What Self-Love Means to Me

Love

In the spirit of ending Valentine’s Week, I wanted to share my stance on love, and particularly, self-love. I’ve written a lot about love over the years, and I’ve talked extensively about self-love, too. Like any relationship, my own practice of self-love has evolved over time, it’s ebbed and flowed, and I’ve learned so much about what it really, truly means to love yourself.

Loving yourself, especially in this crazy world, is a challenging, full-time job. The term self-love though, gets tossed around a lot lately, usually as a caption to a perfectly manicured social media picture, making us believe that self-love and self-care is actually quite easy. We see beautiful photos on on the internet of spas and massages, and vibrant foods, all labeled as self-care, and all deemed “musts” in order to feel at peace from within.

Every social media influencer has a hot take on the trendiest rituals and potions to make you fall in love with yourself completely, without ever taking into consideration your wants, needs, desires, and intricacies. But we take in messages like these each and every day, and then wonder why we still feel a love void, even after partaking in the world’s advices.

The truth of the matter is, these messages that we are being told, are flawed, and perpetuate the problem they claim to solve. These messages promote consumption rather than fulfillment. And they don’t address access, inclusivity, and privilege that affords many of us the luxury of spa time, high quality foods, and personal essential oil diffusers. These messages miss the mark of the true essence of self-love, because it doesn’t come from anything in the external world, it has to start from within.

Self-love and self-care must be accessible for everyone, and if my above statement is true, that means that self-love can’t be something that can only be obtained through external goods and services. It can’t be something reserved for people who have the time, energy, and resources for it. It must be for all, and the good news is, that it really is.

Self-love isn’t the instagrammable rituals, but rather a deeply rooted, solid foundation that we build inside of ourselves. It’s taking the time to get to know ourselves on an intimate level, and taking care of ourselves from that space. We can participate in all the trendy practices and habits, but if the insides aren’t aligned with the outsides, that external work will feel meaningless.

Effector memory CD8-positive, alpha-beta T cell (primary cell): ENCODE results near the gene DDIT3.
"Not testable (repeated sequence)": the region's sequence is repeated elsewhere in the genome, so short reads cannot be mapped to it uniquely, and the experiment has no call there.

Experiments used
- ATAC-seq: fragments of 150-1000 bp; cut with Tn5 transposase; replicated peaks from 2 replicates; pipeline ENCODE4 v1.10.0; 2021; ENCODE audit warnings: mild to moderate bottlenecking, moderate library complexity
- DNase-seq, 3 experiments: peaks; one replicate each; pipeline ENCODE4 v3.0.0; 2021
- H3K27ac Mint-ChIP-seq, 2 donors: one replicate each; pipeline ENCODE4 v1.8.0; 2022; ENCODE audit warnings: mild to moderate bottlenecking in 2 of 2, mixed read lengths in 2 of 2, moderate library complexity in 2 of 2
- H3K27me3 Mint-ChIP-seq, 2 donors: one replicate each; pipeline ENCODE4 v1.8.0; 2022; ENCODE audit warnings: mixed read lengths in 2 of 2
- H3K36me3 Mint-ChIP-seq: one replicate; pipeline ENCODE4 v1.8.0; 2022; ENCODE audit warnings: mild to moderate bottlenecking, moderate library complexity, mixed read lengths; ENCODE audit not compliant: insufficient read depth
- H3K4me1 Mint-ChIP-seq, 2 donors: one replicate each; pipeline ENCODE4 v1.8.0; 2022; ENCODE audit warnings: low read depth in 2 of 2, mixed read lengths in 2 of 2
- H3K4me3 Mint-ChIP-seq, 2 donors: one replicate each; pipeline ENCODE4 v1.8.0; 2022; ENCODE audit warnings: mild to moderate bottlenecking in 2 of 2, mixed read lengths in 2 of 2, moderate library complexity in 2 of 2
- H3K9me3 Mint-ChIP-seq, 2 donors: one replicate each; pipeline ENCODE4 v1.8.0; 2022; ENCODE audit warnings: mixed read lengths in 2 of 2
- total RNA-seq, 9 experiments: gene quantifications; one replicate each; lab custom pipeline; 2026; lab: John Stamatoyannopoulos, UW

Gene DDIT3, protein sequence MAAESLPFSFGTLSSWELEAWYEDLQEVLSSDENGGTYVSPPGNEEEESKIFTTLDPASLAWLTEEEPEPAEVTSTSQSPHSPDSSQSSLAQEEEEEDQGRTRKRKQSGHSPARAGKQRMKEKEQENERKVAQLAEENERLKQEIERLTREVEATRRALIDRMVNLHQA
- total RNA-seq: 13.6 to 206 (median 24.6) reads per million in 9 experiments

Like I said at the beginning of this blog, my relationship with self-love has been a complicated one. Sometimes it’s easy, sometimes it feels impossible. Whenever I have moments where maintaining a loving connection with myself feels difficult, I ask myself these important questions to bring me back to a place of peace, acceptance, and love.

One of my favorite ways to really learn more about myself is taking inventory every once in a while, through this self-inquiry, to get the answers to help me along my way. I hope they can come in handy for you in your own self-love journey.

How can you honor who you are in this moment?

How can you trust your deepest desires?

What beliefs do you need to release to remember that you are already worthy?

How can you set loving boundaries to protect your energy?

How can you communicate for your needs to be met?

How can you make aligned choices?

How can you release fears that are keeping you from going after your desires in life?

What, in this moment, is the most loving action for me to take?

I encourage you to spend some time ruminating in these questions, and seeing how it feels to make yourself your own priority. Remember, you’re always worth it.

xoxo, Michelle

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Editors Pick

The Practice by Barb Schmidt

Barb offers readers life-changing spiritual guidance in an easy to follow format, and what makes this book so magnificent is that she has infused her own stories and struggles to help readers connect and learn.
Gabrielle Bernstein, New York Times bestselling author of May Cause Miracles